Ich hab’ ein glühend Messer is the storm at the heart of the cycle, its emotional turmoil expressed in an exceptional vocal range from low D to high G and searing chromatics over stark open fifths in the bass. In the quiet central section ‘Wenn ich in dem Himmel seh’’, devotees of Schubert would not need Mahler’s own orchestration to recognize the two horns that represent the vision of two blue eyes. But the sepulchral E flat minor of the postlude, with its scurrying triplets, is pure Mahler. The final song, Die zwei blauen Augen von meinem Schatz, begins as a funeral march, but ends as a vision of emotional sublimation and release, the E minor of the opening yielding to an almost seraphic F major melody whose triadic contours are designed to release all the possible harmonic overtones of the accompanying pedal-point in the piano. By the end the funeral march has become a distant echo, suggesting a comparable emotional distancing of the singer from his grief.

from notes by Roger Vignoles 2004

Die Texte zu Lieder eines fahrenden Gesellen schrieb Mahler selbst, wobei ihm der Stil der Wunderhorn-Gedichte Modell stand. So ist der fahrende Geselle des Titels ein Standard-Charakter, dessen Geschichte von unerwiderter Liebe in einfachen Bildern gezeichnet ist, die auch an Schuberts Müller-Zyklen erinnern (wie etwa mit der Anspielung auf die blauen Augen seines Schatzes, oder dem Lindenbaum, unter dessen Zweigen er schließlich Frieden findet).

Im ersten Lied, Wenn mein Schatz Hochzeit macht, ist der rustikale Schauplatz sofort im asymmetrischen Flöten des Hochzeitstanzes und den Rufen der Vögel hörbar, und er wird deutlich von den gehaltenen Klängen der Klage des Liebenden abgesetzt, einer Klage, die mit einem Rückzug auf sich selbst beginnt, dann aber nicht anders kann, als sich in weit ausholenden Phrasen, die seinem Schmerz Ausdruck verleihen, zu öffnen. In Ging heut morgen übers Feld, einem Lied, auf das Mahler in seiner Ersten Symphonie umfangreich zurückgriff, wirft der Erzähler angesichts eines hellen Sommermorgens seine düstere Stimmung ab. Der Klavierpart ist voll sprießender Natur und fröhlichem Vogelgesang; erst zum Schluß überwältigt ihn der Kontrast zu seinem eigenen verlorenen Glück.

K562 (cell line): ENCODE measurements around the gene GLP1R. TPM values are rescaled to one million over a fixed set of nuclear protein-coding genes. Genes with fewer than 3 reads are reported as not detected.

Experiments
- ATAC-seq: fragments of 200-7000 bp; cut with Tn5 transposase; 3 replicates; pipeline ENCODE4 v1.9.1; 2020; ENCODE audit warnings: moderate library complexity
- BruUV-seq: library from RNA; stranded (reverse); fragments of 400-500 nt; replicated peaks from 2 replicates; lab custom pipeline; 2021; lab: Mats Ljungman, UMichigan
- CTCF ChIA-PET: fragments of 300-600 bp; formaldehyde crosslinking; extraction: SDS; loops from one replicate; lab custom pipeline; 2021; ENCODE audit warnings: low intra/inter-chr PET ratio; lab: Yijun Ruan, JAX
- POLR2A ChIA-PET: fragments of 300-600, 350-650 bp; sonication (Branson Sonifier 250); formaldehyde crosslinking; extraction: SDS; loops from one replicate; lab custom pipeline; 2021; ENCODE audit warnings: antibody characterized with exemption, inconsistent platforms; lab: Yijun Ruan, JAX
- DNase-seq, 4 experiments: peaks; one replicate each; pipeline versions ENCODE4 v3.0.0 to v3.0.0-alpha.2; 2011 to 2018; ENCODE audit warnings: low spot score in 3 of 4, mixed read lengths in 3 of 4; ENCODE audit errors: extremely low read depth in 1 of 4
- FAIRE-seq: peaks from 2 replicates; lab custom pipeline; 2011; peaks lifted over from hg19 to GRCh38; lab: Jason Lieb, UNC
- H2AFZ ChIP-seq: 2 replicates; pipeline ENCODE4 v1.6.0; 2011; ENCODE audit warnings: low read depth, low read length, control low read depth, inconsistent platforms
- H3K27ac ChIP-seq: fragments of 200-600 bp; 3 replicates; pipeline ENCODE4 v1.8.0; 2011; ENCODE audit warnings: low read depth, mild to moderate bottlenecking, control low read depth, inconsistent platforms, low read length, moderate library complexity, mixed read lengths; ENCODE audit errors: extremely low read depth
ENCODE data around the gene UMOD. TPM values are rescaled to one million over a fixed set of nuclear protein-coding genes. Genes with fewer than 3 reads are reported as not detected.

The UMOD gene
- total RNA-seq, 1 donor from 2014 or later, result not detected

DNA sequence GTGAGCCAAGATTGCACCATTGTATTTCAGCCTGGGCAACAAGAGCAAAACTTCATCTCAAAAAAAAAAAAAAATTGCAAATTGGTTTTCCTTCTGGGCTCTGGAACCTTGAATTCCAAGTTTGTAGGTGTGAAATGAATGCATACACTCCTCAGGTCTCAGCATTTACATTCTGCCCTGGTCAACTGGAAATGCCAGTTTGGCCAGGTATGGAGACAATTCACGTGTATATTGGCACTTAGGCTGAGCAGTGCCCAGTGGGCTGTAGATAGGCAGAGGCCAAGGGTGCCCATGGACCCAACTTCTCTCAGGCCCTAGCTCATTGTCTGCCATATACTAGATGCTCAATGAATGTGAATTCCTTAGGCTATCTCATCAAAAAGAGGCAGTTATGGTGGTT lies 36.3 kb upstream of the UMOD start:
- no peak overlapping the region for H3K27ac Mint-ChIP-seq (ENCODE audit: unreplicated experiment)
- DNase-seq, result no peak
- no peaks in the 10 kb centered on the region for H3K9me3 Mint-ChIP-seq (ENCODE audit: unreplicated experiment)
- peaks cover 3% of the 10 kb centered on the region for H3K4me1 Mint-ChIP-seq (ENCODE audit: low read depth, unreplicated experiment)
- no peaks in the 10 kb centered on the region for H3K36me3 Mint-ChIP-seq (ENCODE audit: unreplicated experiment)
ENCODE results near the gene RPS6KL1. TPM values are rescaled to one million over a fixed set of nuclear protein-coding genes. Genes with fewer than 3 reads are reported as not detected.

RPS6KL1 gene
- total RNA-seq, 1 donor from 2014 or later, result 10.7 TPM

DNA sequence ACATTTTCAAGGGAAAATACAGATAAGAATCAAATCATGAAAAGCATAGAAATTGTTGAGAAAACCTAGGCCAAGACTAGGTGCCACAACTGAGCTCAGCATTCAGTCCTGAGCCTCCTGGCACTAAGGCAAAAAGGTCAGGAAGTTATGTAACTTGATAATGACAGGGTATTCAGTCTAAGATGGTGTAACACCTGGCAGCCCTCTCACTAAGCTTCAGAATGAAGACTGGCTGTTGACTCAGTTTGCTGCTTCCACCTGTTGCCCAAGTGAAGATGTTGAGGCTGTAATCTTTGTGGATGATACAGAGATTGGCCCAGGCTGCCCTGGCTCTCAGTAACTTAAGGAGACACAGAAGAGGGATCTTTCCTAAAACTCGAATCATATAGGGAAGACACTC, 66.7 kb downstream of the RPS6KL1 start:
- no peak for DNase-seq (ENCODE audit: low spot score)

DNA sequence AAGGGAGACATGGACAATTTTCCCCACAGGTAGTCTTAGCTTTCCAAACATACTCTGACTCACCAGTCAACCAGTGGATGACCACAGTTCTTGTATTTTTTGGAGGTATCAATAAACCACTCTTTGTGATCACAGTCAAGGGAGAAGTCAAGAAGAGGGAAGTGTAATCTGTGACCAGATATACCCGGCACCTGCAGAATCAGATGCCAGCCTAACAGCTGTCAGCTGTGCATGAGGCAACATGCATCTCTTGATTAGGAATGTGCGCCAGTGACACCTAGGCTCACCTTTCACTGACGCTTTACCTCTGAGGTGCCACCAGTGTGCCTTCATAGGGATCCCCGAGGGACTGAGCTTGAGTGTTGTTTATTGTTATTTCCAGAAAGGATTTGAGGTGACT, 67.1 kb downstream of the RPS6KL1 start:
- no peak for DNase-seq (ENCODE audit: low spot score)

Ich hab’ ein glühend Messer stellt den Sturm im Herzen dieses Zyklus’ dar, dessen emotionaler Aufruhr mit Hilfe eines außergewöhnlichen Stimmumfangs vom tiefen D bis zum hohen G und glühender Chromatik über harten offenen Quinten im Baß zum Ausdruck kommt. Im leisen Mittelteil „Wenn ich in dem Himmel seh’“ würden Schubert-Verehrer nicht der Orchestrierung Mahlers bedürfen, um die beiden Hörner, welche die Vision zweier blauer Augen symbolisieren, zu erkennen. Das düstere es-Moll des Nachspiels mit seinen huschenden Triolen ist jedoch wieder reiner Mahler. Das letzte Lied, Die zwei blauen Augen von meinem Schatz, beginnt als Trauermarsch, endet jedoch als Vision emotionaler Sublimierung und Erlösung, in der das e-Moll des Anfangs einer fast seraphischen Melodie in F-Dur weicht, deren dreiklangartige Konturen alle nur möglichen harmonischen Obertöne des begleitenden Orgelpunkts im Klavier freisetzen sollen. Zum Schluß ist der Trauermarsch nur noch ein entferntes Echo, was nahelegt, daß sich der Sänger in vergleichbarem Maße emotional von seinem Schmerz distanziert hat.

aus dem Begleittext von Roger Vignoles 2004
Deutsch: Bettina Reinke-Welsh

Other albums featuring this work

Mahler: Totenfeier & Lieder eines fahrenden Gesellen
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Mahler & Mahler: Lieder